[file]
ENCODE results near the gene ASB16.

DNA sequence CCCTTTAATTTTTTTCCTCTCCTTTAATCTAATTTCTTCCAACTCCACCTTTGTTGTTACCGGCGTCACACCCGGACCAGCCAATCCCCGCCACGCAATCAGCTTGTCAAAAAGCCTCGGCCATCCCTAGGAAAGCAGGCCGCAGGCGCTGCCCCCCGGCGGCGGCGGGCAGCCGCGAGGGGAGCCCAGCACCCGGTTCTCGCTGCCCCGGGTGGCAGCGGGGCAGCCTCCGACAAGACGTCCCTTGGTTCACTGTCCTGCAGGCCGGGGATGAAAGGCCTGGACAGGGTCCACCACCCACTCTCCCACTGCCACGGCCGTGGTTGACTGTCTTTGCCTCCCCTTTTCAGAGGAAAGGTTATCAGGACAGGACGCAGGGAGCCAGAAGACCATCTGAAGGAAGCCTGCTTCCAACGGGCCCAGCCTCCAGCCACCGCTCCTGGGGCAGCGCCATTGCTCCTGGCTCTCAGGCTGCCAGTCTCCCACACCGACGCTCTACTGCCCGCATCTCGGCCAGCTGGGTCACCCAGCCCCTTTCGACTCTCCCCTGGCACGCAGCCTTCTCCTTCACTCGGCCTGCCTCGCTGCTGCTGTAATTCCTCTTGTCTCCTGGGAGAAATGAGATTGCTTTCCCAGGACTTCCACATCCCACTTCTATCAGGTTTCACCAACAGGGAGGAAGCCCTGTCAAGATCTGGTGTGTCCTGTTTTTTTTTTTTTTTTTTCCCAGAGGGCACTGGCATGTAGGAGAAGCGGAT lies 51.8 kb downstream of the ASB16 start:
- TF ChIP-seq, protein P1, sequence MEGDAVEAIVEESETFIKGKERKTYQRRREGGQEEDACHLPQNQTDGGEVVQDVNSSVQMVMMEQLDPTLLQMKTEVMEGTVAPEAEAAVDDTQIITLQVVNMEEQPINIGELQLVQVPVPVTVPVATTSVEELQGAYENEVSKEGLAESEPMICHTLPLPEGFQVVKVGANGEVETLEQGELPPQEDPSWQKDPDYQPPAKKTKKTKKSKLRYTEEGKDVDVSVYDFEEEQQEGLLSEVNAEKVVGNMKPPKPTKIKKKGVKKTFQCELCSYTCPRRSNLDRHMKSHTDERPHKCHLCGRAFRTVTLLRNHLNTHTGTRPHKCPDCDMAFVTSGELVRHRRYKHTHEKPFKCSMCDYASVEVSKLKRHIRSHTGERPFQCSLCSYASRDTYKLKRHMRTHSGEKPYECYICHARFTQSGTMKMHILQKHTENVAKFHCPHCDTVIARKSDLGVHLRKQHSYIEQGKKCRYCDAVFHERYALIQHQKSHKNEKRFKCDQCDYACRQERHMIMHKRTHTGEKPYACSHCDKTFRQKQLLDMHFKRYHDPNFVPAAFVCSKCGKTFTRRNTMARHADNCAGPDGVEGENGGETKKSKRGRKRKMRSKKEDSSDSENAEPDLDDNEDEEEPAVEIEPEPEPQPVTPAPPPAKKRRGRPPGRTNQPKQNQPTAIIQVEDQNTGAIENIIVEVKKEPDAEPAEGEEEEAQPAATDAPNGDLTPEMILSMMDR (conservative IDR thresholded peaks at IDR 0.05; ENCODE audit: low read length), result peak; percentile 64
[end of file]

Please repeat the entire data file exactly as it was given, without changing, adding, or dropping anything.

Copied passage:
ENCODE results near the gene ASB16.

DNA sequence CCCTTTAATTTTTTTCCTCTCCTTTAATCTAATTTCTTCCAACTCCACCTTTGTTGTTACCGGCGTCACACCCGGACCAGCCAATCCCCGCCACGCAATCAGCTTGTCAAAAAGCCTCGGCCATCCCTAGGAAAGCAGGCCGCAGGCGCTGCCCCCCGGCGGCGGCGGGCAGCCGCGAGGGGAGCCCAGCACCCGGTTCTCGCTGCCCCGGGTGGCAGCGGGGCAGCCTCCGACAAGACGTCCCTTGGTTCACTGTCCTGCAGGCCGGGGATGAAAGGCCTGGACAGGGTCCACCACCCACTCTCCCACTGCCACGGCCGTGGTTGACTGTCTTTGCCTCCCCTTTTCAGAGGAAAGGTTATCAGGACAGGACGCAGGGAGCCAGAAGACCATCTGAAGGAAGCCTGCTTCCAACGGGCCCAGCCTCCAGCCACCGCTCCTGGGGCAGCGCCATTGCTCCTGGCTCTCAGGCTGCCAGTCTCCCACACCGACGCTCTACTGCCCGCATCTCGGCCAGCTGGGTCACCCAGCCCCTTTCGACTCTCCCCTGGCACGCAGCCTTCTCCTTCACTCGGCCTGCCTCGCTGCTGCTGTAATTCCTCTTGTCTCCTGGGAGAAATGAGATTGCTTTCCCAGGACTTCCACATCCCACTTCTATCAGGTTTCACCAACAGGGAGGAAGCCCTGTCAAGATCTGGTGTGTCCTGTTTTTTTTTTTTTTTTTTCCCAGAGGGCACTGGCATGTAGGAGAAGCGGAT lies 51.8 kb downstream of the ASB16 start:
- TF ChIP-seq, protein P1, sequence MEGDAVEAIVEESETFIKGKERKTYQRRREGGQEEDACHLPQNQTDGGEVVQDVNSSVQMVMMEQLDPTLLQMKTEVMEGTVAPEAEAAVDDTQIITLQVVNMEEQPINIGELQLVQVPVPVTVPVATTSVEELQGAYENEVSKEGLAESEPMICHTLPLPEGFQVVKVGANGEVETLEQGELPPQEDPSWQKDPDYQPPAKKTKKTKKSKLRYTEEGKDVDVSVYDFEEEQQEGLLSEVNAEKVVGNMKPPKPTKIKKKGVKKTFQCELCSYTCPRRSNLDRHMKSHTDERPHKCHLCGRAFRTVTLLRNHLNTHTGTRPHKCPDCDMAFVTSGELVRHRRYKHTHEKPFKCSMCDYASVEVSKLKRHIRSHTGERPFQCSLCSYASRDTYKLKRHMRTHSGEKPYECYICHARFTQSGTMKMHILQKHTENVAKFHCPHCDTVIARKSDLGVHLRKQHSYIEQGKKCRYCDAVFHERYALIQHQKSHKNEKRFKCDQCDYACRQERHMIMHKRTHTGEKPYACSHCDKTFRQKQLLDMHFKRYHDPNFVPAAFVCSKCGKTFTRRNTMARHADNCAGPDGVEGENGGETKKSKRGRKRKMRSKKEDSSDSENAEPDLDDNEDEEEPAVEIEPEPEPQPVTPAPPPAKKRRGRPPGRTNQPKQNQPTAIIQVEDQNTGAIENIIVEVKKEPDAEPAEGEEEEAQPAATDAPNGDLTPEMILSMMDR (conservative IDR thresholded peaks at IDR 0.05; ENCODE audit: low read length), result peak; percentile 64